Agriculture is Coming Back in Sassier

Agriculture is the primary business in the Sassier area, with almost every family involved in growing crops and raising animals. Rebuilding agriculture is key after the devastation caused by Hurricane Matthew in October 2016. Fortunately, progress has been very positive.
Here’s an update the current situation and our plans for 2018:
  1. Farmers beginning to plant the spring crops.  Heavy rain in early January damaged the black bean crop, a staple for Haitian families.
  2. Good news–there are lots of bananas, plantains, sweet potatoes, manioc, etc.  More local food available than at any time since the Hurricane. If rains continue, fruit should be widely available again this summer, ameliorating the ongoing hunger issues.
  3. We continue to work with the farmers on projects begun in 2017, particularly the propagation of yellow yams.
  4. The two acres of moringa planted last year is going well.  The seeds produce high quality oil used in high end cosmetics, while the leaves make medicinal teas and nutritional supplements.  Farmers in the area are growing moringa, and will sell leaves and seeds to the processing center.
  5. The temporary agricultural processing center will begin operation in March, with moringa and breadfruit as the first products.  The facility will create value-added products, reducing waste and increasing farmers’ income.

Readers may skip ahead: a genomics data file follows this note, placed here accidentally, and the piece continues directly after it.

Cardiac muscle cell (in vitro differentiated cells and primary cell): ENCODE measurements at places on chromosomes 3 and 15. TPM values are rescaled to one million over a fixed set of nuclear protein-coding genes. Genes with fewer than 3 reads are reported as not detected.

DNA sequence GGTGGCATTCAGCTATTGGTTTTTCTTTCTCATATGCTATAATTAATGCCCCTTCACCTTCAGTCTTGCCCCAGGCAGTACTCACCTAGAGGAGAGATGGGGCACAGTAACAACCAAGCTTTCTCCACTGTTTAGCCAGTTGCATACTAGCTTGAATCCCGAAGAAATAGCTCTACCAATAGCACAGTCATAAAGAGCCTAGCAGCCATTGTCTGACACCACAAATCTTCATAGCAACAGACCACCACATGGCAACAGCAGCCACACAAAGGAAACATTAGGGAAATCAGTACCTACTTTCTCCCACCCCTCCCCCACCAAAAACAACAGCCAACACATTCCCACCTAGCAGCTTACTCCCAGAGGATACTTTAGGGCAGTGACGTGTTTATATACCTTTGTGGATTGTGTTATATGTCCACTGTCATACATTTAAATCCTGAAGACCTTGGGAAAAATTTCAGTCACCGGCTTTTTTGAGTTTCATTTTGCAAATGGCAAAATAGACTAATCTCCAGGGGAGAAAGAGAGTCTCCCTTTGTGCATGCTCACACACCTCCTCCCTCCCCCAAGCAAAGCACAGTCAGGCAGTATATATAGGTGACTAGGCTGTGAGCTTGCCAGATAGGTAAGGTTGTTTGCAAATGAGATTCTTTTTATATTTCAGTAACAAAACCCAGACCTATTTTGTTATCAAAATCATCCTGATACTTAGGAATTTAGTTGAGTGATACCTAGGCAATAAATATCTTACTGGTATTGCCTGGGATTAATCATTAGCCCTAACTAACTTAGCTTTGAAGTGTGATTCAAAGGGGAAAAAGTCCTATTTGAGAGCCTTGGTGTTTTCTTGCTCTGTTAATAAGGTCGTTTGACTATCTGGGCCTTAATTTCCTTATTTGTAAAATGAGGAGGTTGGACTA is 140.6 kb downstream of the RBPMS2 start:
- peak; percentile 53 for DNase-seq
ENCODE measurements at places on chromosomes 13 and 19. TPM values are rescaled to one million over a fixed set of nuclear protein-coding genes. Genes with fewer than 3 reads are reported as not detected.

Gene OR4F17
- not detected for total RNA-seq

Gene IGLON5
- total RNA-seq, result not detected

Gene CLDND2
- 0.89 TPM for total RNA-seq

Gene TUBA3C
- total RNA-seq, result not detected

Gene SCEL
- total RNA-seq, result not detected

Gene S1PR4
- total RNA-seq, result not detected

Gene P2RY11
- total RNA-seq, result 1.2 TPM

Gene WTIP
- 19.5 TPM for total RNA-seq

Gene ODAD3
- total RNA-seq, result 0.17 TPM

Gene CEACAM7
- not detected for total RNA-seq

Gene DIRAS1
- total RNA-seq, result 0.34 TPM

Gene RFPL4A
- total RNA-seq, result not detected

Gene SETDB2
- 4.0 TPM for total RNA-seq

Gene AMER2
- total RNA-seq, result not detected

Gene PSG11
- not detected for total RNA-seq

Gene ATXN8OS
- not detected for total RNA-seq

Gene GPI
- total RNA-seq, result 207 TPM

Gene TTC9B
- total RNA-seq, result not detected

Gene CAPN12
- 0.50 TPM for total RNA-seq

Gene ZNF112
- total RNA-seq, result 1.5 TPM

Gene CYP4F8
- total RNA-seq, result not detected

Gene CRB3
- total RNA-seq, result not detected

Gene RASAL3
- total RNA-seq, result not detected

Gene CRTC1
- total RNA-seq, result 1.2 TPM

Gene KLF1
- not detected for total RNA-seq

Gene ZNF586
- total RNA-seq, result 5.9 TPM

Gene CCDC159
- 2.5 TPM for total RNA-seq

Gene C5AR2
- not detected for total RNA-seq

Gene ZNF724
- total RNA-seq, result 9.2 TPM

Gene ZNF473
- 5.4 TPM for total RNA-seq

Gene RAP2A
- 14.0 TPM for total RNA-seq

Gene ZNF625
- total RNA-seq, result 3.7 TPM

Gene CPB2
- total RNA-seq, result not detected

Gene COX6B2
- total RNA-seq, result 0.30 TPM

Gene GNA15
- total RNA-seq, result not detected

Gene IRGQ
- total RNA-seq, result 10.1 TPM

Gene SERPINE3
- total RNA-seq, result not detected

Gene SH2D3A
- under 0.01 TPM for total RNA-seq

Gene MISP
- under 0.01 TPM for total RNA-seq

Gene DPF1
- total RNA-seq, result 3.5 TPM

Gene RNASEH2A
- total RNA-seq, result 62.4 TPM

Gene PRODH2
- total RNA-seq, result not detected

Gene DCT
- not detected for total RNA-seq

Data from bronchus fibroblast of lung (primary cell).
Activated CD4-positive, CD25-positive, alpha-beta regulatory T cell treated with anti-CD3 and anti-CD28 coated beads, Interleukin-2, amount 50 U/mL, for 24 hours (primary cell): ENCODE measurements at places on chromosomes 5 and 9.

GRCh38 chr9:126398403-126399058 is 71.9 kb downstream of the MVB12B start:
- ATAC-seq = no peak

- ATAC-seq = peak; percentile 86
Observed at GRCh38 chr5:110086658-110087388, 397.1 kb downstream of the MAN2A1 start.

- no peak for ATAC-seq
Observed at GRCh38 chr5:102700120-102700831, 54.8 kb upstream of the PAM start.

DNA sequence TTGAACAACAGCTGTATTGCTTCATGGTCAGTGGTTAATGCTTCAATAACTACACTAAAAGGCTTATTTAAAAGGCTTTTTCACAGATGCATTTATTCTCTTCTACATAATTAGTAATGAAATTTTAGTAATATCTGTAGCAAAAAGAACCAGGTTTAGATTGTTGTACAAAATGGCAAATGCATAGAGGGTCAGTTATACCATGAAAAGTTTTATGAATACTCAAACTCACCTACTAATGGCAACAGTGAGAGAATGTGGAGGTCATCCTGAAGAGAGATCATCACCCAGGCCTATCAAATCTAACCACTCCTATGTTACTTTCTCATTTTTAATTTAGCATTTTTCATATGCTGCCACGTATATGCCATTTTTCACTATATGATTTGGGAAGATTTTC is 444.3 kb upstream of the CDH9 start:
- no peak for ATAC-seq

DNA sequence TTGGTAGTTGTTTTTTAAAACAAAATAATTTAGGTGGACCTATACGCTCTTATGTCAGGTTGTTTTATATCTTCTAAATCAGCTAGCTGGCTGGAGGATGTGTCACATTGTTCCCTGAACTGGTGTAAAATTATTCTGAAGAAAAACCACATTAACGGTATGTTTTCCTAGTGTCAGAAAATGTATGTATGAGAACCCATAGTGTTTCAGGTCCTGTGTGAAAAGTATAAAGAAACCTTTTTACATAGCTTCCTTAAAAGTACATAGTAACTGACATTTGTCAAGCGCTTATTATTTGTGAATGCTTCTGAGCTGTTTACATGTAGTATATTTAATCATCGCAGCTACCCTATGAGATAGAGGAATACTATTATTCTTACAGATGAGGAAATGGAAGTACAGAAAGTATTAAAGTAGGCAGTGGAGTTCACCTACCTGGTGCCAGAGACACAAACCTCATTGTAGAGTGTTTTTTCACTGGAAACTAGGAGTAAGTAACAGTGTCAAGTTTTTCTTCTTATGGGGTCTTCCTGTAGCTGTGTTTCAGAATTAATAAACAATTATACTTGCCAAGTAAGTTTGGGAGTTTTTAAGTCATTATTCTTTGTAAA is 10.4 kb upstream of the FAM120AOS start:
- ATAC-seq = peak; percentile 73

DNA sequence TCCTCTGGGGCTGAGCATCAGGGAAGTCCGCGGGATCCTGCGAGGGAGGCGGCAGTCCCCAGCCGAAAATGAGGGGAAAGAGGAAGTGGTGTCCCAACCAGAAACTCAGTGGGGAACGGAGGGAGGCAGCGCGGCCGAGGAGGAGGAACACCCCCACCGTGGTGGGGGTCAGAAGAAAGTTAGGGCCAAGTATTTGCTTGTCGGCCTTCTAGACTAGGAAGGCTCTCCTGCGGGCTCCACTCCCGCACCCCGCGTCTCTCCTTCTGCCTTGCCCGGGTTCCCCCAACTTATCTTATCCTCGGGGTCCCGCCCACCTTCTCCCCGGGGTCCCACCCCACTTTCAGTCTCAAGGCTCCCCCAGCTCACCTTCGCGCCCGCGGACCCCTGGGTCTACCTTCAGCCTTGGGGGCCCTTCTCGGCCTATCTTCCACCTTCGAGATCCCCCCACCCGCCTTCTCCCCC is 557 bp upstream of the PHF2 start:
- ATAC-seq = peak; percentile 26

6. Our Haitian partners are developing a breadfruit, corn meal, and moringa based porridge mix for school lunch programs, and taste testing it with primary school students. An international NGO is interested in purchasing the porridge mix for their schools.  Most Haitian school lunch programs use imported food supplies, rather than locally-grown food.
  7. Other projects for the first half of 2018 include:
  • Creation of model raised bed vegetable gardens on land adjacent to the Parish schools in Sassier, built and maintained by high school students.
  • A small scale chicken project to help restore domestic egg production.
  • Planting of the first farmer operated breadfruit orchards on land leased from local owners.  Produce from the orchards will be shared among the farmers, the landowner and the project.

Working with the Winnetka Rotary Club and Trees That Feed Foundation, we are seeking outside funding for the Agriculture Project, including a global grant from Rotary International.

Our 230 farmers are grateful to you all for your continuing support of the Agricultural Project.  You are helping them build a better future for their families and communities.